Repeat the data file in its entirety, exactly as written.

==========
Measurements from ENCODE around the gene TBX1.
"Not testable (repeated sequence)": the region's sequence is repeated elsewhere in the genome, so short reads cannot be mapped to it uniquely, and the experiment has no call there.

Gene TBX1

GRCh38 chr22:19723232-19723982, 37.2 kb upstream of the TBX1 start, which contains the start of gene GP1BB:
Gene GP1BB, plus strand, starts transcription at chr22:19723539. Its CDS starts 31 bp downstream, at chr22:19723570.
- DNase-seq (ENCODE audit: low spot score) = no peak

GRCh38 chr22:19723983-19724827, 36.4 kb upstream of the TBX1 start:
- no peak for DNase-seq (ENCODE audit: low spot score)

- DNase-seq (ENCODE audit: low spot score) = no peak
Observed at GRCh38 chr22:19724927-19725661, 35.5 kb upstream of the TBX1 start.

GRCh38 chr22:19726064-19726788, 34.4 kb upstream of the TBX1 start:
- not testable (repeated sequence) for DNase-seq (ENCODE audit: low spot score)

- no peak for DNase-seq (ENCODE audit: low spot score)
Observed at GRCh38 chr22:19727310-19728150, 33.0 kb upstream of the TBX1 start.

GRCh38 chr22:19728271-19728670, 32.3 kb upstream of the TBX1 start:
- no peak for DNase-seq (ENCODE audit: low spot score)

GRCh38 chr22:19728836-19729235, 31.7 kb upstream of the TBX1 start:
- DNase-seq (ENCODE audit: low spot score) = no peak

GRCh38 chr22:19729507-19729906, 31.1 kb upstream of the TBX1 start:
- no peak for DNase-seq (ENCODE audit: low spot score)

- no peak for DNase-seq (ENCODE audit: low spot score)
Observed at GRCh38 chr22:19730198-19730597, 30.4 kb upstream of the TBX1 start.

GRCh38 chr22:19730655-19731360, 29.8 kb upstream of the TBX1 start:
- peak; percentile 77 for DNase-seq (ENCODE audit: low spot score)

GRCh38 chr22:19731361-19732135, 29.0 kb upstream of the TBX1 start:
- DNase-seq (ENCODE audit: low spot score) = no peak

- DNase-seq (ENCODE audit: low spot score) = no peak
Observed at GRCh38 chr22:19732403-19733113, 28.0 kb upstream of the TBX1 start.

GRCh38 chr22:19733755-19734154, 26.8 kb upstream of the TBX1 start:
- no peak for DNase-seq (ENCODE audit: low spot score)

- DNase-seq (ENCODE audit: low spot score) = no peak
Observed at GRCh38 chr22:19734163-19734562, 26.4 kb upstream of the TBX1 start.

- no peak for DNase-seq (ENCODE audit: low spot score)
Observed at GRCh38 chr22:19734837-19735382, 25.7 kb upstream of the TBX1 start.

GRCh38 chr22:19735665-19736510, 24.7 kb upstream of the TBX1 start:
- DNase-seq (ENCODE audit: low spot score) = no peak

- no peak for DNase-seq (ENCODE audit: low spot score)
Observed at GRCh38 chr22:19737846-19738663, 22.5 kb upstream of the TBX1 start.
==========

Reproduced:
Measurements from ENCODE around the gene TBX1.
"Not testable (repeated sequence)": the region's sequence is repeated elsewhere in the genome, so short reads cannot be mapped to it uniquely, and the experiment has no call there.

Gene TBX1

GRCh38 chr22:19723232-19723982, 37.2 kb upstream of the TBX1 start, which contains the start of gene GP1BB:
Gene GP1BB, plus strand, starts transcription at chr22:19723539. Its CDS starts 31 bp downstream, at chr22:19723570.
- DNase-seq (ENCODE audit: low spot score) = no peak

GRCh38 chr22:19723983-19724827, 36.4 kb upstream of the TBX1 start:
- no peak for DNase-seq (ENCODE audit: low spot score)

- DNase-seq (ENCODE audit: low spot score) = no peak
Observed at GRCh38 chr22:19724927-19725661, 35.5 kb upstream of the TBX1 start.

GRCh38 chr22:19726064-19726788, 34.4 kb upstream of the TBX1 start:
- not testable (repeated sequence) for DNase-seq (ENCODE audit: low spot score)

- no peak for DNase-seq (ENCODE audit: low spot score)
Observed at GRCh38 chr22:19727310-19728150, 33.0 kb upstream of the TBX1 start.

GRCh38 chr22:19728271-19728670, 32.3 kb upstream of the TBX1 start:
- no peak for DNase-seq (ENCODE audit: low spot score)

GRCh38 chr22:19728836-19729235, 31.7 kb upstream of the TBX1 start:
- DNase-seq (ENCODE audit: low spot score) = no peak

GRCh38 chr22:19729507-19729906, 31.1 kb upstream of the TBX1 start:
- no peak for DNase-seq (ENCODE audit: low spot score)

- no peak for DNase-seq (ENCODE audit: low spot score)
Observed at GRCh38 chr22:19730198-19730597, 30.4 kb upstream of the TBX1 start.

GRCh38 chr22:19730655-19731360, 29.8 kb upstream of the TBX1 start:
- peak; percentile 77 for DNase-seq (ENCODE audit: low spot score)

GRCh38 chr22:19731361-19732135, 29.0 kb upstream of the TBX1 start:
- DNase-seq (ENCODE audit: low spot score) = no peak

- DNase-seq (ENCODE audit: low spot score) = no peak
Observed at GRCh38 chr22:19732403-19733113, 28.0 kb upstream of the TBX1 start.

GRCh38 chr22:19733755-19734154, 26.8 kb upstream of the TBX1 start:
- no peak for DNase-seq (ENCODE audit: low spot score)

- DNase-seq (ENCODE audit: low spot score) = no peak
Observed at GRCh38 chr22:19734163-19734562, 26.4 kb upstream of the TBX1 start.

- no peak for DNase-seq (ENCODE audit: low spot score)
Observed at GRCh38 chr22:19734837-19735382, 25.7 kb upstream of the TBX1 start.

GRCh38 chr22:19735665-19736510, 24.7 kb upstream of the TBX1 start:
- DNase-seq (ENCODE audit: low spot score) = no peak

- no peak for DNase-seq (ENCODE audit: low spot score)
Observed at GRCh38 chr22:19737846-19738663, 22.5 kb upstream of the TBX1 start.